Although in this case the app’s developers are said to have refused overtures from the notorious political ads firm to access the data, Kogan was a collaborator on the project until 2014.
The case once again highlights the privacy challenges facing Facebook from rogue app developers and will add further weight to the argument that the social network was too trusting of third parties requesting access to its users’ data.
Facebook suspended the mypersonality app in April claiming it may have violated its terms. The social network revealed on Monday that its ongoing investigation, precipitated by the Kogan crisis, has seen around 200 such apps suspended.
When nation-state attacks are discussed, most people immediately think of those well-known adversaries in North Korea, China, and Russia, but new activity is coming from seemingly benign states such as Lebanon and the Netherlands.
An annual report published by Optiv today, The Cyber Threat Intelligence Estimate (CTIE) analyzed more than 7,000 cybersecurity trouble tickets. According to the report, there has been a dramatic increase in cyber-attack activities coming from countries like the Netherlands and Lebanon.
These lesser-known nation states are using more traditional means of exploits, with combinations of open source and custom-built tools. "They, and other actors like them, will continue to become more disruptive as they refine their tactics," the report said.
Though its difficult to discern the motivation for the increased attack activity, both countries made headlines this year with cyber-attacks.
Lebanon used an Android malware campaign to spy on thousands of people across 20 countries. "One of the more notable groups in 2017 was the Lebanese General Directorate of General Security, or Bld3F6. They were identified as being behind the Dark Caracal attacks in which the group used various techniques to harvest data," the report said.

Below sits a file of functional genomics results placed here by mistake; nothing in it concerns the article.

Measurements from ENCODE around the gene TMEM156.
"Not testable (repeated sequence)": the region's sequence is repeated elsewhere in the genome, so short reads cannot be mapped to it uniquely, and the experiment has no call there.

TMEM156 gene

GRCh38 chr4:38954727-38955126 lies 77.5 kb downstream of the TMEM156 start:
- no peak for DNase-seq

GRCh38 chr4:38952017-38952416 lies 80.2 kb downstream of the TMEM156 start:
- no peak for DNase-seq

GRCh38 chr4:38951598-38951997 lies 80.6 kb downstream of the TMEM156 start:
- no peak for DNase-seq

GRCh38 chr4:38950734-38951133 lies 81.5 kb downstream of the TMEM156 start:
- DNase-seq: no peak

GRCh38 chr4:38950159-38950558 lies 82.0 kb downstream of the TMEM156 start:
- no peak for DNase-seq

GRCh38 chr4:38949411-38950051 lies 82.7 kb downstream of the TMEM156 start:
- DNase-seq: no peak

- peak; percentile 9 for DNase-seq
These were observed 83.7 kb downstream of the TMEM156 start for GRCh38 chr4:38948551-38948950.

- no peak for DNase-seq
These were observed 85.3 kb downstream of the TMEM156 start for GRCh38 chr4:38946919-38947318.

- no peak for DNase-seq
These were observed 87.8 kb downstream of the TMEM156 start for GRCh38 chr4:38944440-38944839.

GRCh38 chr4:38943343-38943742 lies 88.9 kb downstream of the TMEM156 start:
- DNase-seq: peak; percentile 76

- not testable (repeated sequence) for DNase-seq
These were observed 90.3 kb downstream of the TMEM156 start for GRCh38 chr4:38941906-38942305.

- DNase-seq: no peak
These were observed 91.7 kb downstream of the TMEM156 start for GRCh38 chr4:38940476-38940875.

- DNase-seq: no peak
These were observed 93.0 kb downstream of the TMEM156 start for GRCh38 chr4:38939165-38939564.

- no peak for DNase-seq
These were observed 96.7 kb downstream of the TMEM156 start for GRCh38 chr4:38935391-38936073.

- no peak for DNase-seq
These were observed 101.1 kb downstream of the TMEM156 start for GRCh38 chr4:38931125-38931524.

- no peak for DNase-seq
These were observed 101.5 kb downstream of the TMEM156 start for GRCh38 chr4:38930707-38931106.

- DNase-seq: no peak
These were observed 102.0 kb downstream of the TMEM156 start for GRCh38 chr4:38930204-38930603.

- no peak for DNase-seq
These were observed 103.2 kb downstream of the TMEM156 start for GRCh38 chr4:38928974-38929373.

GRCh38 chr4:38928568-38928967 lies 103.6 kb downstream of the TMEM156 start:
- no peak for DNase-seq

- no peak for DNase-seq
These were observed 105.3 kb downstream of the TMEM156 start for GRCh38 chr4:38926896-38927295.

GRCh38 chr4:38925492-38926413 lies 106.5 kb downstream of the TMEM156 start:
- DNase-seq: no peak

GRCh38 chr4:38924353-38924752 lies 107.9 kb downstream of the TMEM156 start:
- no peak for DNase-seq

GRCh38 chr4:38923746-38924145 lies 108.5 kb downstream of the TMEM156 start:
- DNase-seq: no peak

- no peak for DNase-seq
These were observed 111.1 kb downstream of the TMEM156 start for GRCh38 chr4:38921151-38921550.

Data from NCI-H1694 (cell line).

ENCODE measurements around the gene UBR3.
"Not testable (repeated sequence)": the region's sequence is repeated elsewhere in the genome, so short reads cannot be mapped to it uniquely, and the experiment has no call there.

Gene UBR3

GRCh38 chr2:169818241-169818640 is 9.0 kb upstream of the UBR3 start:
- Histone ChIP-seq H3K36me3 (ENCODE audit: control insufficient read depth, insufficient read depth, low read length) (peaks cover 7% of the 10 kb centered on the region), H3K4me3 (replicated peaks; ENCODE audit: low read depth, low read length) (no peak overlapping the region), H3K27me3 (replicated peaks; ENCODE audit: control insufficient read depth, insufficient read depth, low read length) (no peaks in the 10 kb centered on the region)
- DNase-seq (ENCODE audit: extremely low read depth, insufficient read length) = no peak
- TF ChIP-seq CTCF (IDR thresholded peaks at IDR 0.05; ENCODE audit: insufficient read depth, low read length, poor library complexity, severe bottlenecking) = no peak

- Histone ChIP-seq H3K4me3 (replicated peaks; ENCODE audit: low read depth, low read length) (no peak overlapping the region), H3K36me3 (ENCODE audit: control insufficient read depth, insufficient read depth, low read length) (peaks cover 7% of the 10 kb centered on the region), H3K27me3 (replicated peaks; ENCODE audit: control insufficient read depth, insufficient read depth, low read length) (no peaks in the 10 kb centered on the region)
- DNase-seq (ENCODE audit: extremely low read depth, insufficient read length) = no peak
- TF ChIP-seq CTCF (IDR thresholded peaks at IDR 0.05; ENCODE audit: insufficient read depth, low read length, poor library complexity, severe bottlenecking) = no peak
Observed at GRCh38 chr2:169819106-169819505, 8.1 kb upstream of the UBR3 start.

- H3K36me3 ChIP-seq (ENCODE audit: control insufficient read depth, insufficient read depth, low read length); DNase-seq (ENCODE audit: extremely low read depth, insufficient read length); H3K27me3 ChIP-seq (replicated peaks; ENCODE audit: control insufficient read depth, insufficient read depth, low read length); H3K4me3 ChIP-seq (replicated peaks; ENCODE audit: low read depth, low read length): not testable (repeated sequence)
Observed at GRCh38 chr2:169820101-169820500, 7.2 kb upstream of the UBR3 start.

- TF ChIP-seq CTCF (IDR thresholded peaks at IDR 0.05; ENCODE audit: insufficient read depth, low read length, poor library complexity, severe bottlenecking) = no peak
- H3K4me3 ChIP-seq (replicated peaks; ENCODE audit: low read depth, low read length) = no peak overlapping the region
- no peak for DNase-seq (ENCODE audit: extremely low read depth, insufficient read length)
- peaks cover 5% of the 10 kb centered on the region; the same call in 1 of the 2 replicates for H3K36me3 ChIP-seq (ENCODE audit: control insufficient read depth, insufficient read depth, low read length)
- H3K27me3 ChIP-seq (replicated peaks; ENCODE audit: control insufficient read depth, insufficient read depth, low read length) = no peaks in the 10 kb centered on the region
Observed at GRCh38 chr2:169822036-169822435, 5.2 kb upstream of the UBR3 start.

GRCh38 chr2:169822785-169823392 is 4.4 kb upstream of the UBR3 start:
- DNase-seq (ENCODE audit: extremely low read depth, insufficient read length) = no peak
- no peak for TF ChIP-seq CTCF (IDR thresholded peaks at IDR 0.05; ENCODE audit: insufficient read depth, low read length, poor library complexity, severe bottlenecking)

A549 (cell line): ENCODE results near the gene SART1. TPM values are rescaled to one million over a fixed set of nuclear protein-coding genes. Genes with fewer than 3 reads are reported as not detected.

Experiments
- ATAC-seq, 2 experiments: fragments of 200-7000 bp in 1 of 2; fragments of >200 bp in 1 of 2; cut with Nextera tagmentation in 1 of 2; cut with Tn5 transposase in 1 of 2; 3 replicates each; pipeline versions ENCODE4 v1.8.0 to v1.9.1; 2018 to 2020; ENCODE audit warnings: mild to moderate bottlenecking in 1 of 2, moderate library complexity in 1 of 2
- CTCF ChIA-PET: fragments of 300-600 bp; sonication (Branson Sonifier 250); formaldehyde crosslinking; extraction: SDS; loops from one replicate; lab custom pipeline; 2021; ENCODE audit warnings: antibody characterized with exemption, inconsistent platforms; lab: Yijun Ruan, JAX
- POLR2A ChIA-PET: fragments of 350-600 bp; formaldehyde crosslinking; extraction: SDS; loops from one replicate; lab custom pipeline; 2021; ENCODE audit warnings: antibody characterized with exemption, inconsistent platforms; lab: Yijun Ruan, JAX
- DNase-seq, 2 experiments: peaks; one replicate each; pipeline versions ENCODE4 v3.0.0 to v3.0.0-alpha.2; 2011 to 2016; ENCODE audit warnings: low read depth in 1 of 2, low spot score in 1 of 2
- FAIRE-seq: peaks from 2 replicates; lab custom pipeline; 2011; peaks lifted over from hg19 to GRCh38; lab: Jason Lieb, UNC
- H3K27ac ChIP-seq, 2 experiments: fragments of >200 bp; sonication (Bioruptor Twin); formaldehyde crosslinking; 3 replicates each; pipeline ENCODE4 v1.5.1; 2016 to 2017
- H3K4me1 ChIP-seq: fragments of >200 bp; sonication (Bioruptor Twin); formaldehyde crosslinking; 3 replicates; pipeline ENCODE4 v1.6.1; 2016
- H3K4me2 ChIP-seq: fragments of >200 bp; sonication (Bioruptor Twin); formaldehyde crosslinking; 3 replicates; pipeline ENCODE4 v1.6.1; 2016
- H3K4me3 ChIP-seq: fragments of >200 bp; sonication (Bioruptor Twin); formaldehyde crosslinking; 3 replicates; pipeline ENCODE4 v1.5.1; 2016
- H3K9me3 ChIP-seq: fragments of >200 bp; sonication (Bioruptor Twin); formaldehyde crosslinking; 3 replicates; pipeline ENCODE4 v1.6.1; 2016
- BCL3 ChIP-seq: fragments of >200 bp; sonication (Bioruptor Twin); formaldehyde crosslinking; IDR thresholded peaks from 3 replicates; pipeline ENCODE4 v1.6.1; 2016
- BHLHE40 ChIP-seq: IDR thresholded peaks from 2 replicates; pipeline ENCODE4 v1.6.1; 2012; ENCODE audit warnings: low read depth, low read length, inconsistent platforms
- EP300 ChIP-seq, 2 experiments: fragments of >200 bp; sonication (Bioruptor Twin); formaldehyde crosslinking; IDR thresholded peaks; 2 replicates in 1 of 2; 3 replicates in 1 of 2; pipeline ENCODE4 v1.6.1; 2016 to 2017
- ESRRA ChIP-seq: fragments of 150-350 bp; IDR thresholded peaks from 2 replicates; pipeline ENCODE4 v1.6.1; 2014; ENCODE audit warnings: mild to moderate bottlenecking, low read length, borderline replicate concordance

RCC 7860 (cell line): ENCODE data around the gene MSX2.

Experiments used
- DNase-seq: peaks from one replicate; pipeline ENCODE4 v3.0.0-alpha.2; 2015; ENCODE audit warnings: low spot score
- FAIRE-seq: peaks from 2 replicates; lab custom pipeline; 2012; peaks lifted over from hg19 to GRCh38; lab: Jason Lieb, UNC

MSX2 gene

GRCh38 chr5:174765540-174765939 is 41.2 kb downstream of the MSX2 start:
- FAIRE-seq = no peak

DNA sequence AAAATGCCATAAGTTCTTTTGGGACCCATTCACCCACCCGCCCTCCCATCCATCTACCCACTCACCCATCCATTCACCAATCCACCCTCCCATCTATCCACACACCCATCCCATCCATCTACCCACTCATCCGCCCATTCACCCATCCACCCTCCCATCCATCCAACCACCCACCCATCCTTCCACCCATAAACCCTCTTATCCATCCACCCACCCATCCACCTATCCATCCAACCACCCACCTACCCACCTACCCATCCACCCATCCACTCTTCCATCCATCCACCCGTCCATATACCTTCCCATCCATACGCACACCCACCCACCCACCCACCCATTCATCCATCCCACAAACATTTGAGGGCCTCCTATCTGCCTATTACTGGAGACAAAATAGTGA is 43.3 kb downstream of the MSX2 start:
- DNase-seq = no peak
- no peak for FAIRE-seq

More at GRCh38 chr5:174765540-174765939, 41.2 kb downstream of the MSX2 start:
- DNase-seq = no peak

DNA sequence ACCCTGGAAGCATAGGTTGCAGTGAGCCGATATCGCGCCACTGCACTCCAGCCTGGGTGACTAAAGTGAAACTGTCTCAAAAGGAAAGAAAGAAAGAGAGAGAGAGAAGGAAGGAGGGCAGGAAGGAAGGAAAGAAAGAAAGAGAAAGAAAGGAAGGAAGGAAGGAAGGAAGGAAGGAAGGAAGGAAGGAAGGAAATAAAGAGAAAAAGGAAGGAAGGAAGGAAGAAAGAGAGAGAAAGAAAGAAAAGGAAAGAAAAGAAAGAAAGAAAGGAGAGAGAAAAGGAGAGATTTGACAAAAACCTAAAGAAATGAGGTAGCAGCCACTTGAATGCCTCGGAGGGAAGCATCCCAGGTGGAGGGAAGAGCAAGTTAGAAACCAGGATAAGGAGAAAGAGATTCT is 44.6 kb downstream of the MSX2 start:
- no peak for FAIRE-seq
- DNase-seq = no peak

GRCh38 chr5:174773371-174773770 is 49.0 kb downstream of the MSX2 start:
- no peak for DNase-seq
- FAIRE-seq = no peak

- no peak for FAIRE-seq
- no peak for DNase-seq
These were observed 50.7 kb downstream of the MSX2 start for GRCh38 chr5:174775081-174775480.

Then the Dutch experienced a taste of the limelight when they uncovered the hack of the Democratic National Committee during the 2016 presidential election in the US by penetrating Russia’s Cozy Bear organization.
While China continues to top the charts with its nation-sponsored attack activity, aspects of these lesser-known nation-states give cause for concern. "These groups have shown that the bar for conducting successful operations is not as high as one might think, and that they can hide within the noise of modern day networks for as long as needed," the report said.
Regardless of their degree of infamy, nation-states attack vectors are expanding to include the use of social media to influence the opinions and actions of large populations. According to the report, "2017 saw the trend of state-sponsored exploits shift from cyber-physical to cyber-social with interference in several elections across Europe. 2018 is showing sharp repercussions for this information warfare with criminal indictments."
Using cyber-social attacks on European and American elections, Russia showed the relative ease with which it could pull off these cost-effective attacks. Based on its research, Optiv anticipates this class of attack will be exploited by a growing number of nation-states, hacktivists and other groups in the future.
As more vulnerabilities are reported, efforts to patch them can't keep pace. Yet the number of publicly disclosed vulnerabilities continues to rise. In fact, according to the 2018 Q1 QuickView VulnDB report from Risk Based Security, the number of vulnerabilities disclosed in Q1 2018 was at an all-time high.
The report looked at 5,375 vulnerabilities published during the first three months of 2018 and found an increase of 1.8% over the same period last year. Of all the Q1 disclosures, eight vendors accounted for 22.9% of the vulnerabilities.
Risk Based Security published 1,790 more vulnerabilities than common vulnerability exposures (CVEs) in Q1, suggesting that "organizations relying on CVE or sources solely obtaining data from CVE are missing a significant number of disclosed vulnerabilities," the report said.